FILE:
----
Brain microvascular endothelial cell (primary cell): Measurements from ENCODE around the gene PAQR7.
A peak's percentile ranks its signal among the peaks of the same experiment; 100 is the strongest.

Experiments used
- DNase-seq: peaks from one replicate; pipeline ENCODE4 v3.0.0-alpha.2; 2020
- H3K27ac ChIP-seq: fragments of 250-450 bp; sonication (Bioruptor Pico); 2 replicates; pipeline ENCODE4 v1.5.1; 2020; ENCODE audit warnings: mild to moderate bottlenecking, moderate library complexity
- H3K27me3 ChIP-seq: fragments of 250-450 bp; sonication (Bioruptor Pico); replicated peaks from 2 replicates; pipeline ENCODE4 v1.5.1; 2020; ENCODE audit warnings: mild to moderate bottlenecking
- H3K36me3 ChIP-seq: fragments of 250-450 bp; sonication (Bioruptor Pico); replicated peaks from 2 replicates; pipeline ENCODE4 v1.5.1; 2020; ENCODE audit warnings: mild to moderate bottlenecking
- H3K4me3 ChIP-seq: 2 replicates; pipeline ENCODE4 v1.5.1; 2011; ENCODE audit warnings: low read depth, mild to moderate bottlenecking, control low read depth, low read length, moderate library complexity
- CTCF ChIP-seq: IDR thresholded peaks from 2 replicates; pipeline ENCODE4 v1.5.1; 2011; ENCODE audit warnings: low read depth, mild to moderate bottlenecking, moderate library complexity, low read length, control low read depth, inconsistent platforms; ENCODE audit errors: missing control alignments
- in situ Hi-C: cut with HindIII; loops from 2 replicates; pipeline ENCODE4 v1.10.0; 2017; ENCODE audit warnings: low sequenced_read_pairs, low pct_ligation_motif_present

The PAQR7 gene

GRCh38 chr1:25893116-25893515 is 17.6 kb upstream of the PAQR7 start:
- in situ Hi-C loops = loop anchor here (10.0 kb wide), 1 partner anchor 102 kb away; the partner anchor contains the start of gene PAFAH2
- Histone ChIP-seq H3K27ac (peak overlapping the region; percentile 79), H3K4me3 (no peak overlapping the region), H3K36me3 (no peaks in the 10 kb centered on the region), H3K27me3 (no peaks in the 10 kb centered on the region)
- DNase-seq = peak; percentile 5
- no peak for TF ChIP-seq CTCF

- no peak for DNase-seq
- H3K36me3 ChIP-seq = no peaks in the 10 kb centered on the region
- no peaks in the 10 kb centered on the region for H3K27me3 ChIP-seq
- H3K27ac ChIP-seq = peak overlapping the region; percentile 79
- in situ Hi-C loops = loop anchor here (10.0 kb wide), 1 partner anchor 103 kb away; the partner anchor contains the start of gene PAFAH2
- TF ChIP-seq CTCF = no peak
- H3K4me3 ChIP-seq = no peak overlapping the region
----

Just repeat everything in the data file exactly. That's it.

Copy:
Brain microvascular endothelial cell (primary cell): Measurements from ENCODE around the gene PAQR7.
A peak's percentile ranks its signal among the peaks of the same experiment; 100 is the strongest.

Experiments used
- DNase-seq: peaks from one replicate; pipeline ENCODE4 v3.0.0-alpha.2; 2020
- H3K27ac ChIP-seq: fragments of 250-450 bp; sonication (Bioruptor Pico); 2 replicates; pipeline ENCODE4 v1.5.1; 2020; ENCODE audit warnings: mild to moderate bottlenecking, moderate library complexity
- H3K27me3 ChIP-seq: fragments of 250-450 bp; sonication (Bioruptor Pico); replicated peaks from 2 replicates; pipeline ENCODE4 v1.5.1; 2020; ENCODE audit warnings: mild to moderate bottlenecking
- H3K36me3 ChIP-seq: fragments of 250-450 bp; sonication (Bioruptor Pico); replicated peaks from 2 replicates; pipeline ENCODE4 v1.5.1; 2020; ENCODE audit warnings: mild to moderate bottlenecking
- H3K4me3 ChIP-seq: 2 replicates; pipeline ENCODE4 v1.5.1; 2011; ENCODE audit warnings: low read depth, mild to moderate bottlenecking, control low read depth, low read length, moderate library complexity
- CTCF ChIP-seq: IDR thresholded peaks from 2 replicates; pipeline ENCODE4 v1.5.1; 2011; ENCODE audit warnings: low read depth, mild to moderate bottlenecking, moderate library complexity, low read length, control low read depth, inconsistent platforms; ENCODE audit errors: missing control alignments
- in situ Hi-C: cut with HindIII; loops from 2 replicates; pipeline ENCODE4 v1.10.0; 2017; ENCODE audit warnings: low sequenced_read_pairs, low pct_ligation_motif_present

The PAQR7 gene

GRCh38 chr1:25893116-25893515 is 17.6 kb upstream of the PAQR7 start:
- in situ Hi-C loops = loop anchor here (10.0 kb wide), 1 partner anchor 102 kb away; the partner anchor contains the start of gene PAFAH2
- Histone ChIP-seq H3K27ac (peak overlapping the region; percentile 79), H3K4me3 (no peak overlapping the region), H3K36me3 (no peaks in the 10 kb centered on the region), H3K27me3 (no peaks in the 10 kb centered on the region)
- DNase-seq = peak; percentile 5
- no peak for TF ChIP-seq CTCF

- no peak for DNase-seq
- H3K36me3 ChIP-seq = no peaks in the 10 kb centered on the region
- no peaks in the 10 kb centered on the region for H3K27me3 ChIP-seq
- H3K27ac ChIP-seq = peak overlapping the region; percentile 79
- in situ Hi-C loops = loop anchor here (10.0 kb wide), 1 partner anchor 103 kb away; the partner anchor contains the start of gene PAFAH2
- TF ChIP-seq CTCF = no peak
- H3K4me3 ChIP-seq = no peak overlapping the region